With courage in hand, I began to cut 2" strips from my hand-dyes.  The 2" strips were assembled into strip sets: 6 colors per strip set.  Six strip sets were needed per point, each one from a different sequence.  When I learned how to construct Lone Stars, I was taught to stagger (offset) the end of the strip set by the width of the strip.  This resulted in a stair step look on the ends ... BUT ... since you were going to cut the strip sets at a 45° angle anyway, why waste the fabric on the very ends??  In this manner, I was able to cut at least 6 crosscut strips from each strip set.  Since I needed 8 crosscut strips (one for each point), I had to construct a partial strip set to obtain the extra 2 strips. 

Eventually I made my hand-dye Lone Star and was pretty happy with it. 

Most Lone Stars simply have corner squares and setting triangles to fill in the star.   I wanted to do something a little different .. something that would also use up the remainder of the fat quarter strips.  Using Google image search, I found a number of different layouts for Lone Stars, but the one that caught my eye was one that used New York Beauty (or similar) blocks.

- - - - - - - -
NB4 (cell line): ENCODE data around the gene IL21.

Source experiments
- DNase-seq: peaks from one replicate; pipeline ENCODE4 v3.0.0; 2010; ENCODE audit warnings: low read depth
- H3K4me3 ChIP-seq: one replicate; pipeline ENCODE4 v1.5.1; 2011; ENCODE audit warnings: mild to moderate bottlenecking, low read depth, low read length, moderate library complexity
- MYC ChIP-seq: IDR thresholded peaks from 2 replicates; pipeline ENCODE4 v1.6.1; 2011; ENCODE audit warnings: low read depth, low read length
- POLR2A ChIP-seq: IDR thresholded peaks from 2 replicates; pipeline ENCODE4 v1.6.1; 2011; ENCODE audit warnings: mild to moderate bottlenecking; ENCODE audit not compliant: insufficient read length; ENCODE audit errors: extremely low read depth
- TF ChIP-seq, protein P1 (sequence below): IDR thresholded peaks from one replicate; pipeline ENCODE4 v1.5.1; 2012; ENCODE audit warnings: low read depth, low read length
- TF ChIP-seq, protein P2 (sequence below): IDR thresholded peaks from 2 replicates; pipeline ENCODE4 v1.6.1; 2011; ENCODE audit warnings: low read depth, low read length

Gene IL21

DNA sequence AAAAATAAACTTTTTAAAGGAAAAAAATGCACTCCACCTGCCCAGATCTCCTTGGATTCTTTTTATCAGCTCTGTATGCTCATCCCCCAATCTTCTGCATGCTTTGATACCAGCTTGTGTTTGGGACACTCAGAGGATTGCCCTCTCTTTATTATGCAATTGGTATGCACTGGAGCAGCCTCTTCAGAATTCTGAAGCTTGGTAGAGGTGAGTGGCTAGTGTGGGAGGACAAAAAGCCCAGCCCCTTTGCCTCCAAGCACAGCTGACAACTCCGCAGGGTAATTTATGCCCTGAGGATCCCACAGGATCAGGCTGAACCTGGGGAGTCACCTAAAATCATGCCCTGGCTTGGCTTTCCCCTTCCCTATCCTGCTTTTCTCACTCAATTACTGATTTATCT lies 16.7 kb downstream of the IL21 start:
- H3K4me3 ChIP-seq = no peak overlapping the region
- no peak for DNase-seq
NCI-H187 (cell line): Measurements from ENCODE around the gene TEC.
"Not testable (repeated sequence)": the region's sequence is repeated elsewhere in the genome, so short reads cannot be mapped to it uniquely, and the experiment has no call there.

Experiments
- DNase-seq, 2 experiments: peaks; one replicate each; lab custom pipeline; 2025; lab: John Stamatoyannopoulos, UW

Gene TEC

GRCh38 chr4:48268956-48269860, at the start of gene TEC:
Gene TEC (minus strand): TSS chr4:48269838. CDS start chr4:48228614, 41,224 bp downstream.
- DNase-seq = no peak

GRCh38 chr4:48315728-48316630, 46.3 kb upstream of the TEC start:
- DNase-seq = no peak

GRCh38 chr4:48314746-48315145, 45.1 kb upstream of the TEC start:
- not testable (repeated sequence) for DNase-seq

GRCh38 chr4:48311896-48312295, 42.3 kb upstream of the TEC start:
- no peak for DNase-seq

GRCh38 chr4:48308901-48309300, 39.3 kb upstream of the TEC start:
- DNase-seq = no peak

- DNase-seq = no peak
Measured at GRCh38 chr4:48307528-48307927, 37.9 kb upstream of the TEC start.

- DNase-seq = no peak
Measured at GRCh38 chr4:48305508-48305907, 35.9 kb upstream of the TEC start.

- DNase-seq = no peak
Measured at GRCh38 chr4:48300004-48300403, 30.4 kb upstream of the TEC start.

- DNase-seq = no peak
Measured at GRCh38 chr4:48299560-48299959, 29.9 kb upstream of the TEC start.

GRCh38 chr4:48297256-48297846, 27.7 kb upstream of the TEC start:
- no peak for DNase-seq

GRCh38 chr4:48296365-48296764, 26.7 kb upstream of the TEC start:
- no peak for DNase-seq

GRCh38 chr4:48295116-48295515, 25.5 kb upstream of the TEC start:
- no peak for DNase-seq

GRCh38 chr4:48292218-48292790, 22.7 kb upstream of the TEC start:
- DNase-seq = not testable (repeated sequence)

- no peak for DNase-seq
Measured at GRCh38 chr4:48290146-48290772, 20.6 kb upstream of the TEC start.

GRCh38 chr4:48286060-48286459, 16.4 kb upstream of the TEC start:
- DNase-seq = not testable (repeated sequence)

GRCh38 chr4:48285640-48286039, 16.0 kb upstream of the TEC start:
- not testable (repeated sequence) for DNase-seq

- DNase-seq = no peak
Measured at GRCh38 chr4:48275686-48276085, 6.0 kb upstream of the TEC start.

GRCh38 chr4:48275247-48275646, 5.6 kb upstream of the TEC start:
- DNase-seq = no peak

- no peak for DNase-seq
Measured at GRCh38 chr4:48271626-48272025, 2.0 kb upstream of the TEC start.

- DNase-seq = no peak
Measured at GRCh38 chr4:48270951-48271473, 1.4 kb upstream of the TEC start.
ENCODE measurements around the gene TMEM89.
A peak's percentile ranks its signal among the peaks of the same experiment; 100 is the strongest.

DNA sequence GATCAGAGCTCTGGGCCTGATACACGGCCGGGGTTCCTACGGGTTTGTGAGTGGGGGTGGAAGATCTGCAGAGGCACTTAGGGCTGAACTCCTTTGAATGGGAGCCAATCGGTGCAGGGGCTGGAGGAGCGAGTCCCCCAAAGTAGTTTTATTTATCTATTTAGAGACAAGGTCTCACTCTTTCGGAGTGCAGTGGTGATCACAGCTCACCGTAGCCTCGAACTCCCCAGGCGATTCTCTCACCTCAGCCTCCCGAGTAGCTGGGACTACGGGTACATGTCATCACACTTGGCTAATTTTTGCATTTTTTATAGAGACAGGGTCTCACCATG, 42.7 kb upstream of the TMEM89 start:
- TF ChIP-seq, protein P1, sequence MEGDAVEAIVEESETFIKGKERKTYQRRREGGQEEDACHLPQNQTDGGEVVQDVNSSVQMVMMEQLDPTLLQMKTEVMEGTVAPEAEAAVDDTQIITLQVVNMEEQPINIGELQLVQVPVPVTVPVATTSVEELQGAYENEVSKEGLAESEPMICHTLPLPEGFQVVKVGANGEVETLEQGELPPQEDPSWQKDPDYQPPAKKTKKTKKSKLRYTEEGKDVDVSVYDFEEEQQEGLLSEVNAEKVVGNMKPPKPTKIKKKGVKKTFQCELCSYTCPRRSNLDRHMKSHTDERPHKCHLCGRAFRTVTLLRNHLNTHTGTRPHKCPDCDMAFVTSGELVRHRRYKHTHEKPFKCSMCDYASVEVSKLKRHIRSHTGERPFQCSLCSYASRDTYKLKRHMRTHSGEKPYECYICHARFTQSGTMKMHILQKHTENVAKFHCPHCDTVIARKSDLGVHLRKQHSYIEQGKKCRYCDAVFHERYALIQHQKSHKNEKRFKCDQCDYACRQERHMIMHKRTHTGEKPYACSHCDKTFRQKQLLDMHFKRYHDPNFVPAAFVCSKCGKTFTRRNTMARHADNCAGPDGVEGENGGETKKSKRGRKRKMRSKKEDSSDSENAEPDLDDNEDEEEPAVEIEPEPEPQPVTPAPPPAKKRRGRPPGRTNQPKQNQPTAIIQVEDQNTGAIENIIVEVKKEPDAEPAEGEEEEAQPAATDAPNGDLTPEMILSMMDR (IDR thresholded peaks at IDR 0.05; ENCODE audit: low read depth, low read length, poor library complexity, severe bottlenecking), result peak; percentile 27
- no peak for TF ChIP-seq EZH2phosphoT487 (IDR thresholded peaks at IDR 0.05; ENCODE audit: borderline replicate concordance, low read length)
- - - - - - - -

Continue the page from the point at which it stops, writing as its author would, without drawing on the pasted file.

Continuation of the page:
So, I drafted a New York Beauty block consisting of rays and Flying Geese, which use up the remaining hand-dye fabric and have a black background to set everything off.  I only constructed 2 of the New York Beauty blocks (and still have to sew the rest of the background to them) before the Guilts attacked me. :-)

I really needed to return to Jane Austen and not fool around with other ideas!  The longer I work on Jane Austen, the sooner I would get done and the sooner I would be able to play around with all these other ideas without feeling guilty. :-)

Here is where the hand-dyed Lone Star sits right now.  It's pinned to a maroon sheet (so ignore that color!).  The curved part of the New York Beauty blocks have been sewn, but are just pinned to the sheet.  With my graphics program, I colored in the black background ... it gives you an approximation of what the final result should look like.

Don't mind the wiggly part of the Lone Star .. that's due to the sheet underneath.  :-)

Not too bad.


  1. That is absolutely beautiful. My mind boggles at all those points you have matched. And that New York Beauty for the surround. It is just perfect. Very dramatic. Congratulations.

  2. Hiya, Diamant! Thank you for the comment!

    Actually, matching the points isn't *all* that difficult: all the rows are strip sets (I'm certainly NOT dealing with individual diamonds!). On the wrong side of the fabric, I marked a 1/4" line on every seam allowance. Then it was simply a matter of sticking a pin through all the corresponding seam allowance marks to hold it in place.

    Oh, and I also spritzed every row with Magic Sizing (a sort of low concentration spray starch or a Mary Ellen's Best Press sort of thing) to give body to every strip set so it wouldn't have a tendency to stretch on me.

    I also handled the bias edges *very* carefully. :-)

    But, all in all, it really wasn't as horrid as it looks. :-)